As 28 April Workers’ Memorial Day Approaches, Canada Continues to Subsidise the Asbestos Lobby
The Canadian government is to further subsidise the Canadian asbestos lobby with “a grant of $250,000 in its 2009 budget” (over US$200,000). It is a continuation of long-time practice by both Liberal and Conservative governments, who have for decades supported asbestos promotion activities in the developing world, both financially and politically, for example hosting receptions at embassies. Below is a Canwest story outlining the Canadian government’s support for the Chrysotile Institute (formally known as the Asbestos Institute).
The Canadian government has long (and wrongly) claimed UN agencies support its “safe use” argument to justify asbestos exports. It even commissioned an expert panel to provide a scientific rationale for the stance.
Unfortunately for the Canadian government, this panel instead agreed with the international agencies and the medical and scientific consensus (if you exclude those with a direct interest in promoting asbestos use).
An Ottawa Citizen editorial takes up the issue. It notes: “For too long the federal government, to its shame, has denied and avoided evidence about the dangers of chrysotile asbestos, a product that Canada mines and exports around the world. The new release of a Health Canada report, documenting as it does a ‘strong relationship’ between lung cancer and exposure to chrysotile asbestos, means the government can rationalize its irresponsible behaviour no longer, and must finally ban these exports. Canada’s reputation as a moral player on the international stage is being jeopardized by its willingness to ship asbestos to some of the poorest parts of the world….
“Canada’s willingness to peddle asbestos to the world’s most vulnerable populations, all for the sake of a few dollars in Quebec, is a long-standing disgrace. The current federal government is notorious for its ability to dismiss empirical data and the counsel of scientific experts, but perhaps the Health Canada report will be one study that even this government will be too embarrassed to ignore.”
Instead, the Canadian government reset its campaign on the pre-panel strategy… suppress the evidence, then lie about the evidence and (after the real panel findings became public) discount the evidence. It went straight back to sponsoring the industry’s global, immoral and life-extinguishing public relations and marketing campaign.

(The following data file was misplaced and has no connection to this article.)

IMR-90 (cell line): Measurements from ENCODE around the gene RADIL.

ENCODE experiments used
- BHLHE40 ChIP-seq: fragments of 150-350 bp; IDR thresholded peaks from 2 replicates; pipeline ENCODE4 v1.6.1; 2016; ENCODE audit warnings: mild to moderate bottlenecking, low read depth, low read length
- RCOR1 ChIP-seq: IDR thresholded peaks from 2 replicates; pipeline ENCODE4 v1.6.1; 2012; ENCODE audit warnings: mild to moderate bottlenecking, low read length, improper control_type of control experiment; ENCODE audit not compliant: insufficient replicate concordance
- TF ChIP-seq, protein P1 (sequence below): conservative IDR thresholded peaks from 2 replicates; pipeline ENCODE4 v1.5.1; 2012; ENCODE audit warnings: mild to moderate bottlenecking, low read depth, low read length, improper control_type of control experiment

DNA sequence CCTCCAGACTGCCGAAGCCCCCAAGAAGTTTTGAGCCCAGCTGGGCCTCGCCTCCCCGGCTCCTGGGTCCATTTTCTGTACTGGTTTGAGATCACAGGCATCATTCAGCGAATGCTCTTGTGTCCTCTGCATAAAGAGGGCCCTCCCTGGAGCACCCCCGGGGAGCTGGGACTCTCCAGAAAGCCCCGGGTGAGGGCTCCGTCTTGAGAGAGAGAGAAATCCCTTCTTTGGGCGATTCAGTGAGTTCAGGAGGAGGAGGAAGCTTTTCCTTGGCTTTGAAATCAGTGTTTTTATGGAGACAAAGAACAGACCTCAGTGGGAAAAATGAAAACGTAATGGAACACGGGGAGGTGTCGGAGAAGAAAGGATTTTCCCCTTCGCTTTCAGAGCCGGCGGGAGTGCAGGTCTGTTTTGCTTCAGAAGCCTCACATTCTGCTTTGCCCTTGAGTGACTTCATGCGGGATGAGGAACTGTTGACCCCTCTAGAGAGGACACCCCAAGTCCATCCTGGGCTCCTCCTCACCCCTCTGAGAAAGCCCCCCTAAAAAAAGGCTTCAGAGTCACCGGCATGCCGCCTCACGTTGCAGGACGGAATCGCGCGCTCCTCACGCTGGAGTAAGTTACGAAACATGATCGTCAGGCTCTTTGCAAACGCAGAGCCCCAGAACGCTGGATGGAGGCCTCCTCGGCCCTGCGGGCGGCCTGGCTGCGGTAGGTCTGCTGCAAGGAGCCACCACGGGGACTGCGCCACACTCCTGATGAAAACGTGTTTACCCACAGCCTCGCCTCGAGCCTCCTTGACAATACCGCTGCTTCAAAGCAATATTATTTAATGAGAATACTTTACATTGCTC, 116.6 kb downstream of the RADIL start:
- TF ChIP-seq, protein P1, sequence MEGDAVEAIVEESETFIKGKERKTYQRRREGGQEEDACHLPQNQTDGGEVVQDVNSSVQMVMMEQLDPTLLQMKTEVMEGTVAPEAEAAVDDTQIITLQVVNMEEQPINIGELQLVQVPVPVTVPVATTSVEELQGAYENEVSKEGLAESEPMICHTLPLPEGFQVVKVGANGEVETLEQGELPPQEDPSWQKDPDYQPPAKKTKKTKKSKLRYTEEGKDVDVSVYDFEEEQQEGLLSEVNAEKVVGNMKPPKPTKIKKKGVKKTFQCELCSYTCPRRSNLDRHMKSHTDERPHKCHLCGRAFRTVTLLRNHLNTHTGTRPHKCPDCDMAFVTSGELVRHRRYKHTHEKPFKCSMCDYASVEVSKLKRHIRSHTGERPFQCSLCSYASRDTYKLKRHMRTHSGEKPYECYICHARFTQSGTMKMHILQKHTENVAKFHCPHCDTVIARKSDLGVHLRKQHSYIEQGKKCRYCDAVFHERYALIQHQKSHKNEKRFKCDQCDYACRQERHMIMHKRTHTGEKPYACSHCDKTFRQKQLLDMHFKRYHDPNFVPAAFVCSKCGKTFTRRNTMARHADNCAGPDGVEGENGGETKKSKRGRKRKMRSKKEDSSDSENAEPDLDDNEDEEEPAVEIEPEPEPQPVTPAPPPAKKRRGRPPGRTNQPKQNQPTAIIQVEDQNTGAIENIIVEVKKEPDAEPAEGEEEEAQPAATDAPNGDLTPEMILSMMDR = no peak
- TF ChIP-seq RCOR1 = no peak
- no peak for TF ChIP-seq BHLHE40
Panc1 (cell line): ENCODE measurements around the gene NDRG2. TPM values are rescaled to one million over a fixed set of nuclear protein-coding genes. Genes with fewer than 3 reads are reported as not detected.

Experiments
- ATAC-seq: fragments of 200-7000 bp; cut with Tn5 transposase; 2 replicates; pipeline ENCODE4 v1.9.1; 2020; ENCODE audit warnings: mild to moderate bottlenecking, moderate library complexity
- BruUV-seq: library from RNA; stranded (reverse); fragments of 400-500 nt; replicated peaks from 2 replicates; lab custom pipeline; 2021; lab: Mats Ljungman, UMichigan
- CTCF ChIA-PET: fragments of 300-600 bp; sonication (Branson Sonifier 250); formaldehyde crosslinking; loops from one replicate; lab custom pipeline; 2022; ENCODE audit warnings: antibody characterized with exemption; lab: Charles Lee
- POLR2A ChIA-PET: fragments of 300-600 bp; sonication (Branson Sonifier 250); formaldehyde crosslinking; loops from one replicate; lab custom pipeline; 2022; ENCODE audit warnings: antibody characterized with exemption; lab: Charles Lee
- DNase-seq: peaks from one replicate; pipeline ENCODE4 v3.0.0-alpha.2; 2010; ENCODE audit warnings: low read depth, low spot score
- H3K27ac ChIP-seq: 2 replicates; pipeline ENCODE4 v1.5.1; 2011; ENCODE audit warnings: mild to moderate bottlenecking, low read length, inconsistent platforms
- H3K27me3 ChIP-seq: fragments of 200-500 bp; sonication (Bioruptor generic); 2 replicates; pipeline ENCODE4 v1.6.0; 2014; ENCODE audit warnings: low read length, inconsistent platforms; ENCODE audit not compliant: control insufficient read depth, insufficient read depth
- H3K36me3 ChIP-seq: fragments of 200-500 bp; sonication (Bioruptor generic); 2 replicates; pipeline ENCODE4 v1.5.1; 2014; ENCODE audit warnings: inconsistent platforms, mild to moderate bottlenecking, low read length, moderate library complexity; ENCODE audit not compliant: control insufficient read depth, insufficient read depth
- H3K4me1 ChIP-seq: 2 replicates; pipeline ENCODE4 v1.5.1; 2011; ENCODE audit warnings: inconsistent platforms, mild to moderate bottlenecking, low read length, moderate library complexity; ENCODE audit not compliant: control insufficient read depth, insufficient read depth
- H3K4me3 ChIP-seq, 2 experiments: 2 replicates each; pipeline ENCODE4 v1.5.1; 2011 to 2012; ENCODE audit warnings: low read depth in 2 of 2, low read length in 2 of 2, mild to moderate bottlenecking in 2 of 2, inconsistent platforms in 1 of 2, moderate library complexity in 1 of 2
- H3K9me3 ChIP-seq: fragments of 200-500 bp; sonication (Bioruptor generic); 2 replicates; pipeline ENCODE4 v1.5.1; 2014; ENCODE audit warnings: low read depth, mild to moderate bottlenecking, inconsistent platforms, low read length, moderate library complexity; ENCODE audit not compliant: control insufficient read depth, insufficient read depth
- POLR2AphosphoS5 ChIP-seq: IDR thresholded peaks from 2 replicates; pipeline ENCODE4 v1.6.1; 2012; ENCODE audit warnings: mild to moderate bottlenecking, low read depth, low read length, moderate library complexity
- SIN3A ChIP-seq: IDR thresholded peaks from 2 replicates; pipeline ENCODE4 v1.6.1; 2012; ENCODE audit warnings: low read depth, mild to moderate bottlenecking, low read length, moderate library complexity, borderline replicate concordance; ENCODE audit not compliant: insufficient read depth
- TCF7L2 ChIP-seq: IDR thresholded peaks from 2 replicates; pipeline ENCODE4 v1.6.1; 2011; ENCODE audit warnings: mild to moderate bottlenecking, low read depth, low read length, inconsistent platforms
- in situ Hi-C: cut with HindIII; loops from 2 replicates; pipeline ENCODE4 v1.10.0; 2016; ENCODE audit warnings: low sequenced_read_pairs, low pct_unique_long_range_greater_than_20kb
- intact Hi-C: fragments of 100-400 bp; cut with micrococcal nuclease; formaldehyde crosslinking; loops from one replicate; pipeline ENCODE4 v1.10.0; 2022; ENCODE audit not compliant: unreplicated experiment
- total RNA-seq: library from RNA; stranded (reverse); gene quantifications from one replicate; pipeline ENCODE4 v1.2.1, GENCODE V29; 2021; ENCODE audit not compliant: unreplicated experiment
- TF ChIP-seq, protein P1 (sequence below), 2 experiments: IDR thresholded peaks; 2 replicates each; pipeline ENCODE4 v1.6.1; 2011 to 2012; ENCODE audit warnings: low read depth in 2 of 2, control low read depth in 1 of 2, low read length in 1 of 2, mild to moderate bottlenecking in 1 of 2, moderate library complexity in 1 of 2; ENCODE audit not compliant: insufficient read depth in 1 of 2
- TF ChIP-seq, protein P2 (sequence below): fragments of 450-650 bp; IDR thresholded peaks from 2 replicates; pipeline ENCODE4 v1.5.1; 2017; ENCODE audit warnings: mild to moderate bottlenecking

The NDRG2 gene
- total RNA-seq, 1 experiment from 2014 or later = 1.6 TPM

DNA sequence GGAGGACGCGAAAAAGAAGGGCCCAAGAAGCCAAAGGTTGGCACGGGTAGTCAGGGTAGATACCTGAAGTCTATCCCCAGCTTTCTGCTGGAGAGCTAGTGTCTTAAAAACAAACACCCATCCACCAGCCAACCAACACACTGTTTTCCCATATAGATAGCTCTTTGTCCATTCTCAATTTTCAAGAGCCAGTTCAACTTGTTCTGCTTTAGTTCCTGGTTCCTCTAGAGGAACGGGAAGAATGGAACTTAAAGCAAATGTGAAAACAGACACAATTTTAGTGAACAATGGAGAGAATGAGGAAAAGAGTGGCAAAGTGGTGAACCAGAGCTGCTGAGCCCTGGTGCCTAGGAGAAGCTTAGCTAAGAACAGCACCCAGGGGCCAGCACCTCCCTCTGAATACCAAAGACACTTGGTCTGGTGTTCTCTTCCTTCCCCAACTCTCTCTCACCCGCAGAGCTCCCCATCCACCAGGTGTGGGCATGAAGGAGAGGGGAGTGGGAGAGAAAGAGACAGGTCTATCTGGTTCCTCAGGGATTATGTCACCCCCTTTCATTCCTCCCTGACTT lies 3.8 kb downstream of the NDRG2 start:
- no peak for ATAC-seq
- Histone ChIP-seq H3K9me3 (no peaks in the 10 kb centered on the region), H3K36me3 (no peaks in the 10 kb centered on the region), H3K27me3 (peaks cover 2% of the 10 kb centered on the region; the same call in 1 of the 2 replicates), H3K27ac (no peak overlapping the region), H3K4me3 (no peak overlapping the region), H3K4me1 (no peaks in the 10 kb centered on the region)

The Health Canada report has been made available on the Rideau Institute website, along with its excellent ‘Exporting harm’ report.
More than 40 construction workers-fire protection board installers-working at the expansion project of the Hong Kong Convention and Exhibition Centre (HKCEC) went on strike and staged a demonstration on April 7, 2009 in front of the HKCEC site demanding Hip Hing Construction Company Limited, the main contractor, to negotiate for their back wages, amounting to HKD $500,000 (USD $64,500). The HKCEC is managed and operated by the Hong Kong Trade Development Council and the Hong Kong Convention and Exhibition Centre Limited, a subsidiary of the NWS Holdings. Hip Hing Construction Limited is a member of the NWS Holdings. By late evening an agreement was reached with the sub contractors agreeing to pay the workers their due wages which the workers would receive on April 24 at the Labour Department.
It took more than two months and a strike to force the sub contractors to finally pay the fire protection board installers their just wages. In addition, the union is very dismayed that there are more workers at the site who have not received their wages. To date more than 180 construction workers consisting of welders, ventilation pipe installers and surveyors have not received their back wages, totaling HKD $2,400,000 (USD $309,750).
According to Mak Tak Ching, Organizing Director of the Construction Site General Workers Union, “It is rare that there are several incidents of back wage disputes in such a short time at one construction site. This case reflects the lack of supervision and responsibility by both the government and the main contractor.”
The union points out that these are cases in which workers have approached the union and they fear that there may be more incidents which have not been made public. Currently there are 1,000 construction workers employed at the site and at its height the work force was close to 2,000 workers. Because of this, the union has called the Hong Kong government to enact legislation to oblige main contractors to pay construction workers directly to prevent back wages and wage exploitation as a result of the multi-tier subcontracting system.
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New activities reported – India